BETTINA HEIN: That's why we developed the radar.
I mean, we've helped very big companies and brands
completely change the kind of content that they're creating,
what they're putting in there.
Because they're seeing, oh, this will get zero views.
There are no people watching that associated with our brand
or our content.
ANDREAS GOELDI: One great example is the length, the
duration of the video.
So most people still think that a YouTube video has to be
a maximum of two minutes long because people have such a
short attention span and they will never watch it.
And we can basically prove with our technology in almost
every industry that that's absolutely not true.
JAREK WILKIEWICZ: Not true anymore.
ANDREAS GOELDI: People watch more and more long form
content on YouTube, up to 20 minutes long.
And if you really have interesting content, if you
have something to say, people will absolutely watch it.
JAREK WILKIEWICZ: So we still have a little time left.
Jeremy, we wanted to go through the Q&A--
I know we have a couple of questions for the moderator.
So should we get to it?
Before we get into that, I know you looked in the
Analytics API.
Have you looked at the v3 version of the API as well?
ANDREAS GOELDI: Yes, absolutely.
We have actually started to experiment with it.
JAREK WILKIEWICZ: Any additional feedback?
ANDREAS GOELDI: Yes, it's great, first of all.
I think it's great because it's very lean and efficient.
ANDREAS GOELDI: The old API used to be a bit
heavy in some ways.
I mean, XML and so on.
And now you have this very lean JSON framework.
And you can really shape it in a way that it gives you
exactly the data that you want.
And that's really a great advantage, I think especially
for mobile developers.
And I'm definitely looking forward to switching to the
JAREK WILKIEWICZ: Have you tried the Python Client
Library yet?
That's another great thing.
I mean, the old library for G Data was a bit, you know, old
JAREK WILKIEWICZ: Yeah, we're stuck at
version one of the API.
So old school.
This is all about to change.
ANDREAS GOELDI: Right, yeah.
So it's great.
It's great progress really.
Well, we have a couple questions.
I'll start with the ones, because there's quite a few
for you guys.
So one of our questions is from Paris, actually. "Most of
the examples I see in this video are related to business,
to consumer campaigns.
What advice for business to business service delivery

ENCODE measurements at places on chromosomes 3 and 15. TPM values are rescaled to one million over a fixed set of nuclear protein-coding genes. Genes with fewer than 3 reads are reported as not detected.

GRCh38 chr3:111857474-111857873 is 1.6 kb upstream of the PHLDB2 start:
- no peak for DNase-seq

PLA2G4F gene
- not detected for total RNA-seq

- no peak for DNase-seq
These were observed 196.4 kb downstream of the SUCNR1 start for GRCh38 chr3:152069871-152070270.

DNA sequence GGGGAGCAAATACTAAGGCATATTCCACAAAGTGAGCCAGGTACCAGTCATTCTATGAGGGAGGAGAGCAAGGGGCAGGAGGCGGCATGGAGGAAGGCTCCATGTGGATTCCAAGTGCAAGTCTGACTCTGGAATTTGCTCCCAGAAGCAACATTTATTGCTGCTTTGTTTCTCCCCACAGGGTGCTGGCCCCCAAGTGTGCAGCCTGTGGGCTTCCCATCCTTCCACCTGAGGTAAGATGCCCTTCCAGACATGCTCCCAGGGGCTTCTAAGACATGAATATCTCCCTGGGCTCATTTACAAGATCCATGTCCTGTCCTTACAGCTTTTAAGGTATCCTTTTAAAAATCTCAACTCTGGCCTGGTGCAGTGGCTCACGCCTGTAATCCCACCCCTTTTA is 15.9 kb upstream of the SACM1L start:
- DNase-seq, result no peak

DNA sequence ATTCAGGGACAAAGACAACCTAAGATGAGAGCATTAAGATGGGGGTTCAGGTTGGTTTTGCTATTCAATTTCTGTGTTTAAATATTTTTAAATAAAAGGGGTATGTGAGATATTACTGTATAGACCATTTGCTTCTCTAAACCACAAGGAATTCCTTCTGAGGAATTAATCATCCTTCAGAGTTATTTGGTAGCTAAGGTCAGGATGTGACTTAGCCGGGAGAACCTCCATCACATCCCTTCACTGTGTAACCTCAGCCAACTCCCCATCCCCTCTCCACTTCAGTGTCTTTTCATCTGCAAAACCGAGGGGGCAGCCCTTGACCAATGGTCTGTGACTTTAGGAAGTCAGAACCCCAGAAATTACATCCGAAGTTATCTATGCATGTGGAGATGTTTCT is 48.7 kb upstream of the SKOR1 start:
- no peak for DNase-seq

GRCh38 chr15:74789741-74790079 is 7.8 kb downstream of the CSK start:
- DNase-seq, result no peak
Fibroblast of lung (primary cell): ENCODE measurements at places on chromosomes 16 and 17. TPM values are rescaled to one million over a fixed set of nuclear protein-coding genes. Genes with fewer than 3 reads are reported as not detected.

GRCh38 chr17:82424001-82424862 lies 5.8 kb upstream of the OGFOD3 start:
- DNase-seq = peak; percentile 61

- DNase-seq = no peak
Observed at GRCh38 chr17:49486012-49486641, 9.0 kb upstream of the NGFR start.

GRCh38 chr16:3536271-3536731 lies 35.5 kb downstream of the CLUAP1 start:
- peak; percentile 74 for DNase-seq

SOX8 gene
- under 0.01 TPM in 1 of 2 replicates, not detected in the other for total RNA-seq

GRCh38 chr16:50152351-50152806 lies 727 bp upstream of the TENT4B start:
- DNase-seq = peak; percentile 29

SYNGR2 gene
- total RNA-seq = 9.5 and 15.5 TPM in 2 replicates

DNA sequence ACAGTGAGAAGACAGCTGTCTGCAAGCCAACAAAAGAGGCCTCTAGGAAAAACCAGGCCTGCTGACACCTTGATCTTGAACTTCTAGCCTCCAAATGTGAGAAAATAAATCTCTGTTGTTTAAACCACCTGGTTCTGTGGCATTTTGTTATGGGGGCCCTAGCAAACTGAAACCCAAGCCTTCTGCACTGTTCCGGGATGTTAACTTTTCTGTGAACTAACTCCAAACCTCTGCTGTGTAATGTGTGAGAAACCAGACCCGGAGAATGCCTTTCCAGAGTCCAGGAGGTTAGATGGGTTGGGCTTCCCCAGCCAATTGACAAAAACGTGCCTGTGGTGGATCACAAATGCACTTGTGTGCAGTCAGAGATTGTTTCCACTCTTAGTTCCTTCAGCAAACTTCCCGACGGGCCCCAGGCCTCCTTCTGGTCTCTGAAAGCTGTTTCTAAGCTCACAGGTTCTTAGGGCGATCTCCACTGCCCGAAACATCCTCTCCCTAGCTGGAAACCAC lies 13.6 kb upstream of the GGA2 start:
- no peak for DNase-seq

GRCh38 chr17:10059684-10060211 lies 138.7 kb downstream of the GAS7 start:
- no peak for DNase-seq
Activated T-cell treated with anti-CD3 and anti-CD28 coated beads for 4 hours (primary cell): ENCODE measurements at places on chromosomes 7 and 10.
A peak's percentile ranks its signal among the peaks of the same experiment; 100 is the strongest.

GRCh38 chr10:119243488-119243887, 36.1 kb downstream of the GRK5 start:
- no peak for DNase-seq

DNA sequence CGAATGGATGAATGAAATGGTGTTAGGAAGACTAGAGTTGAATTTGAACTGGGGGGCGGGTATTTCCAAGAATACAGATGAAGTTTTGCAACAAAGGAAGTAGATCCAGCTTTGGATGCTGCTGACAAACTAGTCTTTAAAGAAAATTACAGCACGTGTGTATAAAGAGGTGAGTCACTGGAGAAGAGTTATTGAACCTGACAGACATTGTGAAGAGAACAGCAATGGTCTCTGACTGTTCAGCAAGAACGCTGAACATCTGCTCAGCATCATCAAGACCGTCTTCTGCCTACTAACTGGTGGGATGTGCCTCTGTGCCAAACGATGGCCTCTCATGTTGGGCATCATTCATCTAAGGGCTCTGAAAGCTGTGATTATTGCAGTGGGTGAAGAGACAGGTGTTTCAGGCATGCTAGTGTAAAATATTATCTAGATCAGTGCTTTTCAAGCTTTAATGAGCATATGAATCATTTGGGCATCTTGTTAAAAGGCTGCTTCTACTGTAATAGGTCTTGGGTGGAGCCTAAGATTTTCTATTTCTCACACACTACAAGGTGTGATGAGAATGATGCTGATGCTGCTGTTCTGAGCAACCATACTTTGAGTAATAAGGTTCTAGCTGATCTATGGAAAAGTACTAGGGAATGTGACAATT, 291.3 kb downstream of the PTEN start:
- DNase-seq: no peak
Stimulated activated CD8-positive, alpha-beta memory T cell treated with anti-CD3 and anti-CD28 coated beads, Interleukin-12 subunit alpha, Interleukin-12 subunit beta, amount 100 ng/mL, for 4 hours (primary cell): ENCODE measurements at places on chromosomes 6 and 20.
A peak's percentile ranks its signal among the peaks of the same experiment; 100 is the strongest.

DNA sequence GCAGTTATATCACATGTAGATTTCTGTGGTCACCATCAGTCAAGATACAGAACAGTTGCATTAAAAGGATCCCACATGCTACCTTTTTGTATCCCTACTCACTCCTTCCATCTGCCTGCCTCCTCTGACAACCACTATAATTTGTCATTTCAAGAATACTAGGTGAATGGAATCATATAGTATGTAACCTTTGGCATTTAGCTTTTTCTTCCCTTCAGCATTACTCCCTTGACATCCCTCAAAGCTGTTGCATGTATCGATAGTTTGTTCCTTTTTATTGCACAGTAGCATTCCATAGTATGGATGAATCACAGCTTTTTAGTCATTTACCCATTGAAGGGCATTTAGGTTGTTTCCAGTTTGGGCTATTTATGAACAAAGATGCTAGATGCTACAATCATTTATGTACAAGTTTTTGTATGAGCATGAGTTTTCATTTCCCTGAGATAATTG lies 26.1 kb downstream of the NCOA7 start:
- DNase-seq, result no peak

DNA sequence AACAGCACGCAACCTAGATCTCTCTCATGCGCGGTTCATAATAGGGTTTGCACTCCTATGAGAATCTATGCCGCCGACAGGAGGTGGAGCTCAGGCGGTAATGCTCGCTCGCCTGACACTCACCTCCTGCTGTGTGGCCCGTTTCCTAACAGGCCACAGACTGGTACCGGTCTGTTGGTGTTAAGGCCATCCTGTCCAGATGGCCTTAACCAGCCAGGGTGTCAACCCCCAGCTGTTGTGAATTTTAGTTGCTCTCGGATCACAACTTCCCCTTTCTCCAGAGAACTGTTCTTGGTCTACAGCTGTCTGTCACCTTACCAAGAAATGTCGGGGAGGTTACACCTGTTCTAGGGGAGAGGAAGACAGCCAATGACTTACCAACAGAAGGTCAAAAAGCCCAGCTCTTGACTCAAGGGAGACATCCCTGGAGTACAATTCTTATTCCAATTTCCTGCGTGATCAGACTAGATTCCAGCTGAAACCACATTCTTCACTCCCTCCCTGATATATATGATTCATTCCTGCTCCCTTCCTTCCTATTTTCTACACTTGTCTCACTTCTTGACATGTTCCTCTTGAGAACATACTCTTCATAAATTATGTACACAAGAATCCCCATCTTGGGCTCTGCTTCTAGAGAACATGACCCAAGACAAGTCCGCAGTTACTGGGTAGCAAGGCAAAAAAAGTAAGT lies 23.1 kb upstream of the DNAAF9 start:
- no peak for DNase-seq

companies do you have?" Like, one size fits all?
They just a little more information on that.
BETTINA HEIN: We actually recently did a study of the
top 100 brands in the world, how they are using YouTube.
And among those are actually the winners of our study, so
to speak, the number of views, the number of videos that they
publish, are technology companies.
And often times they are B2B companies.
And we see some really good examples, for example, Intel
does really well with YouTube.
Cisco does very well with YouTube.
And what you can learn from those companies is actually
that you have to create content that is interesting
for a broad mass of people.
But then you have to segment it down.
So Intel, for example, will have examples that are for a
particular chipset.
And they just have a developer explaining the new
developments around what they're doing, how
functionalities work, how this works when you're integrating
this into the boards that you're working on.
And that doesn't have to be totally sexy.
The same goes for lots of product videos.
People really do a lot of research.
And most people know that YouTube's search box is the
second largest search engine in the world.
So if you have a really technical product and
something that people usually would want to see in action,
that's what works for video very well.
We had a milling company do videos.
And it was very interesting that they wanted, for example,
they figured out that they had to absolutely put no music on
their videos.
Because people wanted to hear the shavings
fall with the machine.
JEREMY WALKER: That's amazing.
BETTINA HEIN: So it really depends on your vertical.
And then another key is to always use the
content that you have.
In email marketing for B2B that works really well.
Integrate those videos in there.
You'll get click-throughs.
Use it in trade shows.
Use it in those B2B areas.
JEREMY WALKER: Great, great.
Let's see we got another one here for you.
So "what advice would you get for dealing with cultural
differences in positioning video content?
Do you have any recommendations that work best
for different parts of the world?
How's the approach effected?"
BETTINA HEIN: Well, it's definitely different.
YouTube's dominance is not as big in some
areas of the world.
So if you have a YouTube only strategy, in some countries
you may want to think about that.
For example, I think in France--
I think this question is from France-- if you're doing movie
trailers, I think they have [FRENCH], where people go if
they're looking for movie trailers instead of YouTube.